Menu
Institutions such as the Natural History Museum in London are preparing to open their doors to the public once again. elRoce via Shutterstock

Coronavirus: how museums and galleries are preparing for the ‘new normal’

The announcement by UK prime minister, Boris Johnson, that a range of public spaces in England, including museums and art galleries, will be allowed to open on July 4 has everyone in the cultural sector working furiously to create a safe, inclusive and welcoming environment to entice people back in.

But they face many challenges. On top of the swingeing cuts to arts funding across the nations against which cultural providers have battled for decades, there is now the imperative to provide more inclusive and stimulating content to persuade audiences to return.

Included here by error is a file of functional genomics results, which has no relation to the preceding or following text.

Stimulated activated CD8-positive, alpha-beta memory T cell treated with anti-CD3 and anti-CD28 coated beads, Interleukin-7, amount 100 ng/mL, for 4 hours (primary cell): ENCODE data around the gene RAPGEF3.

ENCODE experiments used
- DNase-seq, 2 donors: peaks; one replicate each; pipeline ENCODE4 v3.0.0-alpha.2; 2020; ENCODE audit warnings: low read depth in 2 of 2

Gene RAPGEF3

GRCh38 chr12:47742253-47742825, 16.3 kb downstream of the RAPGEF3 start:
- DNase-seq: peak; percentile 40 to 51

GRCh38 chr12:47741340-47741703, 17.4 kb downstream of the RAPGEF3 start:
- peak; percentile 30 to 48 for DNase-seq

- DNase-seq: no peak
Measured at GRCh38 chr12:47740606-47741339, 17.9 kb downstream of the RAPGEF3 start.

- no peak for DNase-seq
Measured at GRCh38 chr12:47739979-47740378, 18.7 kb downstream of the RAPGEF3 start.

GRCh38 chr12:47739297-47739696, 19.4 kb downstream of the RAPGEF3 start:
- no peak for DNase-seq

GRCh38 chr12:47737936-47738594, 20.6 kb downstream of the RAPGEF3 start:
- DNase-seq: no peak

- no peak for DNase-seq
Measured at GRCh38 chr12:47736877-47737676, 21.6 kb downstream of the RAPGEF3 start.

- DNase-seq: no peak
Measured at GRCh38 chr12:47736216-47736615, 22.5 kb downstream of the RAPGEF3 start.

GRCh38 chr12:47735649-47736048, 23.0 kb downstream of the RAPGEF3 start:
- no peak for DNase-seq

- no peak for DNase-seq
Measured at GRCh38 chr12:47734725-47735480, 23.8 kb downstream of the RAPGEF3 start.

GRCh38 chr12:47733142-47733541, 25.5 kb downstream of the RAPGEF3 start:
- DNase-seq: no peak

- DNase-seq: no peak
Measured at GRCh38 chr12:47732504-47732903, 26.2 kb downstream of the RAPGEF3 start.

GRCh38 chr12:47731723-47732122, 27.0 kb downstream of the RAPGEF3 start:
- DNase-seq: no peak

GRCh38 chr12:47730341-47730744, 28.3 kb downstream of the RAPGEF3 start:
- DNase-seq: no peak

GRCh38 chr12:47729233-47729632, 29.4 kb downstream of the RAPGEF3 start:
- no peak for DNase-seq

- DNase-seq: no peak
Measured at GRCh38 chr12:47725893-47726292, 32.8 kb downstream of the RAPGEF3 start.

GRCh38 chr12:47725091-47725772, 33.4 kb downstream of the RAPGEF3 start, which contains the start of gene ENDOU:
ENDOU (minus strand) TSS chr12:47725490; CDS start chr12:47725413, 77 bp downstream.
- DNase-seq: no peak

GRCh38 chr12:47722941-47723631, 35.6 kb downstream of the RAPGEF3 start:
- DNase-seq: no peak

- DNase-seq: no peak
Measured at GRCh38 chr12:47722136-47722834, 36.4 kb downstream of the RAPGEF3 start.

We’re lucky in Scotland in that we have a bit longer to work on this than our counterparts in England, but the issues remain the same. How can we make spaces as safe as possible while maintaining a welcoming atmosphere? And who is going to pay for these adjustments? How can we maintain the quality of our offerings and create content that is so compelling and engaging and inclusive that people will flock to see it despite the inconvenience of safety restrictions?

Social media has been vital to the way many people are navigating their way through lockdown, and the cultural sector – populated as it is with innovative and creative people – has risen to the occasion. One of the most successful and widely emulated initiatives was the Getty Museum’s online challenge to people to create their own copy of an artwork using easily reached objects and members of their household.